Via Boom Bust RT America: Is Nike betting big on millennials? Mollye Barrows joins Bart Chilton to discuss Nike’s Colin Kaepernick ad, and if it’s a smart bet or a fool’s gambit.

Transcript:

Bart Chilton: Nike Incorporated has taken some hits after featuring controversial National Football League player Colin Kaepernick in its Just Do It ad campaign. The move sparked boycotts and protests from those who condemned the player for kneeling during the national anthem to protest racism and police brutality in the United States, but taking a stand on social issues seems good for business. At least, it does in this instance, as Nike stock reached an all-time high of $82.20 per share last Friday. And while some people have actually burned their Nike shoes in protest, the Colin Kaepernick campaign is already making millions for the sportswear company.

Mollye Barrows, journalist with the Ring of Fire Network, joins us with more. Mollye, thanks for being with us. Was the campaign a big risk for Nike from the beginning?

Mollye Barrows: Well, you might have thought so based on some of the social media videos that you saw with folks burning their Nike shoes or tearing their socks with the Nike symbol on it, but this company has a long history of associating itself with social issues and coming out on top when it comes to advertising. In fact, Apex Marketing said that they’ve made about, oh gosh, 43 million in media exposure in the first 24 hours alone of releasing this ad. So Nike, arguably one of the most successful marketing companies in the world, they must know their numbers, Bart, because they certainly seem to be coming out on top of this.

I’m sure they knew they would lose a few customers, but in the end, they know their customers, and it’s a young base. Most of them are under 35. They come from a variety of racial backgrounds. Certainly an issue like the one that Kaepernick is taking a stand on they’re going to relate to, and millennials in general want to support companies that support causes that they also support. So all in all, this could be a win for Nike, and it looks like it has been so far.

Bart Chilton: Are they putting some big bucks into this? I mean, how much are they investing in this campaign?

Mollye Barrows: You know, I don’t have the exact number, but apparently this new deal, which was an extension of a deal that Nike already had with Kaepernick, is worth millions and millions. This is a star deal, is what they call it, so they must expect something to come out of it. And, in fact, if you take a look at his numbers before …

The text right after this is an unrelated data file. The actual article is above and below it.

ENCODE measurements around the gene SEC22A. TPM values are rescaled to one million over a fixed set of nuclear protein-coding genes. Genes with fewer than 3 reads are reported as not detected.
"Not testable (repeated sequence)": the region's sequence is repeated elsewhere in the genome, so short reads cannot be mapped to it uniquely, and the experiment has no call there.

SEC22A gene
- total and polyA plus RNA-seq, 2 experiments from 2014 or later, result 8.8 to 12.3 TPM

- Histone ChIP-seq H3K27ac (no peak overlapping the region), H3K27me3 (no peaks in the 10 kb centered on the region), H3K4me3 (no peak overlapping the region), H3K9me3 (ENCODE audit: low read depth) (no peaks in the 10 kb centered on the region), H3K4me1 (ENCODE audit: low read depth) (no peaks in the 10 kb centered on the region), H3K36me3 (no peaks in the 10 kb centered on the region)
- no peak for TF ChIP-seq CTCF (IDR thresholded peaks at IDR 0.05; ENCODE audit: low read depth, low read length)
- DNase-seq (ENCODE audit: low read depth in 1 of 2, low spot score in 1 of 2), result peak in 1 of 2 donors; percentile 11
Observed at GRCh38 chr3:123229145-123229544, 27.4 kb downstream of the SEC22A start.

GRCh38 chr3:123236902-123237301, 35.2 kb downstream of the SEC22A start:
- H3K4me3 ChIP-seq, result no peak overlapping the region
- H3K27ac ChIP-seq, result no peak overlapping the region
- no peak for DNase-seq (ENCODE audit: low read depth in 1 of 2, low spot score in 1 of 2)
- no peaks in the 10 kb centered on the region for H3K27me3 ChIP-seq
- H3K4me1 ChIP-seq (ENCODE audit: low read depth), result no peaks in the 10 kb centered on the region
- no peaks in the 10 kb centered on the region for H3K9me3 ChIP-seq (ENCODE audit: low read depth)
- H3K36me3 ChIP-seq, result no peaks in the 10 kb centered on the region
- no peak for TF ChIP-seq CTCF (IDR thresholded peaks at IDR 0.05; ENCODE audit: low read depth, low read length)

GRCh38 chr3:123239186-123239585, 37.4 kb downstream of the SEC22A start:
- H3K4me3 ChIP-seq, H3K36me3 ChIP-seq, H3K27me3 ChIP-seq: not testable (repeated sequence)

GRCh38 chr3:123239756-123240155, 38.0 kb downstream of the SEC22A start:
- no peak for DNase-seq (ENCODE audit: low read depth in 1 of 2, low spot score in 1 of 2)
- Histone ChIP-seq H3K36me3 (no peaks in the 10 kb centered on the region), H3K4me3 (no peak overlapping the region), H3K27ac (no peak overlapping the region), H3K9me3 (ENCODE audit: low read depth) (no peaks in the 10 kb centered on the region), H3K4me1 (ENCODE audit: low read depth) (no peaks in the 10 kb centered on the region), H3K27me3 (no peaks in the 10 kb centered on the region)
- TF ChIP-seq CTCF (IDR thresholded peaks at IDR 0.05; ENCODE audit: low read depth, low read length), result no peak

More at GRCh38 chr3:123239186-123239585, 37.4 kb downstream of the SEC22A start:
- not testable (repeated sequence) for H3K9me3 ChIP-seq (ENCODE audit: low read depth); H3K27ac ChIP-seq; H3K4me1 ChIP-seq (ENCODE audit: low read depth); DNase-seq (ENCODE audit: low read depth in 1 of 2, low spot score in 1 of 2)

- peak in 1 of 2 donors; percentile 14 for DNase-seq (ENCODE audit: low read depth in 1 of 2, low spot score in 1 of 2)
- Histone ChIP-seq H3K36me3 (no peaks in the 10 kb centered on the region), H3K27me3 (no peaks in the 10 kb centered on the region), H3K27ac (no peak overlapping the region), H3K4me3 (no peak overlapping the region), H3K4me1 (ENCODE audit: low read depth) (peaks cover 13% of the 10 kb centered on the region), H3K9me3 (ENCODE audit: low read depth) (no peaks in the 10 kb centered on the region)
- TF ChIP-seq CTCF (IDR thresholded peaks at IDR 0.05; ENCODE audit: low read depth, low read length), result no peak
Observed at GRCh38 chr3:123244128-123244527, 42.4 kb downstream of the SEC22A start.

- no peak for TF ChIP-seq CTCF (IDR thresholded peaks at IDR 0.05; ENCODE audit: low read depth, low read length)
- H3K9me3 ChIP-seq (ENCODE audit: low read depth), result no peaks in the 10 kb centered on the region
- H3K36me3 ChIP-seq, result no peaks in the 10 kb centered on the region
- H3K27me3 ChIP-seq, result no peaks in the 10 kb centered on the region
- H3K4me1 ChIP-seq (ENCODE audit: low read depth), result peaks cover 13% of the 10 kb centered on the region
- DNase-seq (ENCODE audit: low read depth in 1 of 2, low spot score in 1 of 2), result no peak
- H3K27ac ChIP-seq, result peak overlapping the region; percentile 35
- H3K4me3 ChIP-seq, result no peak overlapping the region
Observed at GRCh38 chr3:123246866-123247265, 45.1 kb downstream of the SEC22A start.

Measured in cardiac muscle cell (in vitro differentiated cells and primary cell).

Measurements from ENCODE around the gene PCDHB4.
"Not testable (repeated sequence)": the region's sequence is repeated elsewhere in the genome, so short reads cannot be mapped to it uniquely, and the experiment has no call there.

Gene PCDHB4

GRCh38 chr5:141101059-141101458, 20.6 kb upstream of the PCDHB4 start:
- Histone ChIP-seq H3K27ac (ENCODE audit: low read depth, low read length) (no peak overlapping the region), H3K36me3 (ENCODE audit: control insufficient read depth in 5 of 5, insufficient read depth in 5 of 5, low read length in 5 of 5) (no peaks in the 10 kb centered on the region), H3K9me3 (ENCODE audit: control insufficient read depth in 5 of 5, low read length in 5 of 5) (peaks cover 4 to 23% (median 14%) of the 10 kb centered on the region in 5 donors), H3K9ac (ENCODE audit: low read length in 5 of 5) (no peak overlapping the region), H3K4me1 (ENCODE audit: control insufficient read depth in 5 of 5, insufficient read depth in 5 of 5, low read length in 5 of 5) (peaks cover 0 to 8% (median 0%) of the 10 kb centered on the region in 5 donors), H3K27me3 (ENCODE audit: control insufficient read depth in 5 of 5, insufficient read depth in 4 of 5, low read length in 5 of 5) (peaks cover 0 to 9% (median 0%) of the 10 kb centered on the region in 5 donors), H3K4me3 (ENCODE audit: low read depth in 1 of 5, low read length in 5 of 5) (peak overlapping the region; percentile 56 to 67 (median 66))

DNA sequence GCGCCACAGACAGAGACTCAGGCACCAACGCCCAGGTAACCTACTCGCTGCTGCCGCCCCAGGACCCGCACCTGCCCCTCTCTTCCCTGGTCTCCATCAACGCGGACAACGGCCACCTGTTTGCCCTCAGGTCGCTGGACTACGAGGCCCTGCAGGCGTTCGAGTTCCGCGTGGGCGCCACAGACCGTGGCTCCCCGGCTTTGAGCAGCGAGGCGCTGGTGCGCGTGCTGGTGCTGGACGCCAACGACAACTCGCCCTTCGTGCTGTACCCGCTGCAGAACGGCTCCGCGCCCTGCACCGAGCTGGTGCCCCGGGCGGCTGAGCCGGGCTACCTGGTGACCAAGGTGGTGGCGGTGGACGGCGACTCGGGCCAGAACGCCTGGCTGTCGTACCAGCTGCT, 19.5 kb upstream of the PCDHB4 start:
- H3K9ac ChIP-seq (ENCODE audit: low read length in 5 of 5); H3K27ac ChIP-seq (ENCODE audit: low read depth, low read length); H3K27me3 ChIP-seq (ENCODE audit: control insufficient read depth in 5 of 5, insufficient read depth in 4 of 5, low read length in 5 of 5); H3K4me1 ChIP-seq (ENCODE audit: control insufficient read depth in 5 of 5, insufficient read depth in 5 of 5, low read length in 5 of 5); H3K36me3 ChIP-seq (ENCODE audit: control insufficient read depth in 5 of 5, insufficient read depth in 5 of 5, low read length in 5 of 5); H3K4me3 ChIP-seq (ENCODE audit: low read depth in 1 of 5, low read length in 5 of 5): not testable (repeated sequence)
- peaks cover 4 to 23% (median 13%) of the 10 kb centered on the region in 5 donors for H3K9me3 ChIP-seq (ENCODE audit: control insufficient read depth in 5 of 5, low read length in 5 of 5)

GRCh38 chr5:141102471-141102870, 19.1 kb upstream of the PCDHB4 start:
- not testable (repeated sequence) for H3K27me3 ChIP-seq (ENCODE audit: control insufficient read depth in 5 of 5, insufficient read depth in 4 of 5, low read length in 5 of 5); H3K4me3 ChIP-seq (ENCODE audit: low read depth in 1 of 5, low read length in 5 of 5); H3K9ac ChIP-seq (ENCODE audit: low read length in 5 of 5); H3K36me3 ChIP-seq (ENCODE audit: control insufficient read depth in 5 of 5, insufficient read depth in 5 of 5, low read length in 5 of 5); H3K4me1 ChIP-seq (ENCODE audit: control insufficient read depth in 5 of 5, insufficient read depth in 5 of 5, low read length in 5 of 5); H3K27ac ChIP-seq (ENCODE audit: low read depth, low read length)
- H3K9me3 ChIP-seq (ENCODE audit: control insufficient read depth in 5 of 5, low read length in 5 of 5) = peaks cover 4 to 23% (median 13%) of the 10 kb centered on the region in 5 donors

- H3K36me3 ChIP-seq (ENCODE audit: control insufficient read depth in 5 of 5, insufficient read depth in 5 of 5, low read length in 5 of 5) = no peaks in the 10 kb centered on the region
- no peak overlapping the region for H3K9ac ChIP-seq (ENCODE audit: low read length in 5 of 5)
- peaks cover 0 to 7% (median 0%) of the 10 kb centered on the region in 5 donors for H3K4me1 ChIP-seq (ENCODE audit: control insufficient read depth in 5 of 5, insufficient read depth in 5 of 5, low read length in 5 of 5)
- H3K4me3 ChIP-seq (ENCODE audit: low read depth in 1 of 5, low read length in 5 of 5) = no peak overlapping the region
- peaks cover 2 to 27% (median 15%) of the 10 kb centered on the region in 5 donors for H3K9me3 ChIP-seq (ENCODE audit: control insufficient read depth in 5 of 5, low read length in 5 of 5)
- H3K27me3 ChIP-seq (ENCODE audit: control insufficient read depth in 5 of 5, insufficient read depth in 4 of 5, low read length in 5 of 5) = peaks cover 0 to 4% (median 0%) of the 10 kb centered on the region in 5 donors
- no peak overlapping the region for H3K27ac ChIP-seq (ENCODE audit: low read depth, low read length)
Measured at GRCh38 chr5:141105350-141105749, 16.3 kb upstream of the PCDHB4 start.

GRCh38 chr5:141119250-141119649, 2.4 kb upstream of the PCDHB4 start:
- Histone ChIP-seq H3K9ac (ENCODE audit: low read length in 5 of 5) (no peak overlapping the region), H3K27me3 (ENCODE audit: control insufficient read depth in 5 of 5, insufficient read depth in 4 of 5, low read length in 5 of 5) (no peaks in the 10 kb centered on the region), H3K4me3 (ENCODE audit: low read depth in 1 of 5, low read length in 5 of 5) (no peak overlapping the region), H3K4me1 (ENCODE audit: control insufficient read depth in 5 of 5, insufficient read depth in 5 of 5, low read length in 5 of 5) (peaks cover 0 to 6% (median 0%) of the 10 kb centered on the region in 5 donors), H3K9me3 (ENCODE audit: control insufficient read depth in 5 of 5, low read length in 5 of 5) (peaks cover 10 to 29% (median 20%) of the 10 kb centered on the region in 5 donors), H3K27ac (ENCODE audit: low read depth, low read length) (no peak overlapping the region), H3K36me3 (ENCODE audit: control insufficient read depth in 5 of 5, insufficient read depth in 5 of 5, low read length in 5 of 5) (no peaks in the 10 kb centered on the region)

By the way, if protestors did want to boycott Nike, they’re going to have a difficult time doing it, because they are the outfitter for the NFL, and to that point, Kaepernick’s jersey has always been one of the top 50 sellers, or it has been in recent years, and after he took a knee recently, igniting this whole firestorm of controversy over the protests, his jersey became one of the top sellers. So Nike, while taking a stand on the social issues, certainly isn’t going to be lost on the opportunity for business, I do believe.

Bart Chilton: Yeah, and when you look at this time of year, back to school time in the US, you often see these sports brands, like Nike, that outfit so many schools, you can see their stocks taking a bump, they call that, Almanac Analytics that the traders look at.

All right, let me ask you this, Mollye. Brands have traditionally avoided taking these sort of really controversial stands on social issues, like Dick’s with guns, et cetera, and Walmart, but is this a sign that maybe more businesses will sort of joining in on these social issues?

Mollye Barrows: Well, some of the articles that I read, more and more businesses are taking a look at it and asking themselves that same question. Nike has a history going back to the 1990s of pairing up with controversial issues, supporting an athlete that was HIV positive back in 1995, along with women’s issues and getting equal play and equal time in sports as well, from different walks of life. So there are other companies that have taken this same approach, but basically they advise if you are going to align yourself with a social cause, don’t jump into every single one head first and expect that it’s going to pay off for you. It’s got to be something that’s in keeping with your brand already.

Take the Body Shop, for example. That was established years ago as using very natural products, and so they partner on a variety of issues that support their brand, like no testing of animals when it comes to cosmetics. And then there’s another, REI. It’s a outdoor sports company, and they also took a stand after the Parkland shooting, started asking some of their vendors, one in particular, do you make these sort of destructive weapons.

And it was not in an attacking sort of way. It was we want to vet our vendors and have all that information out there so that our customers can make choices when it comes to the products that they buy. So it just depends on if basically these companies find something that works with the brand that they have already and can do it in a way that rings true with their customers.

Bart Chilton: Mollye Barrows, journalist with the Ring of Fire Network. Thanks so much, Mollye. Appreciate it.

Mollye is a journalist, investigative reporter, and former news anchohr. Mollye graduated from the University of West Florida in 1996 with a Bachelor’s in Communications Arts. She worked as an anchor and reporter for WEAR-TV 3 (an ABC affiliated) in Pensacola for nearly twenty years. She has also served as a television host and journalist with BLAB-TV and the Studer Community Institute.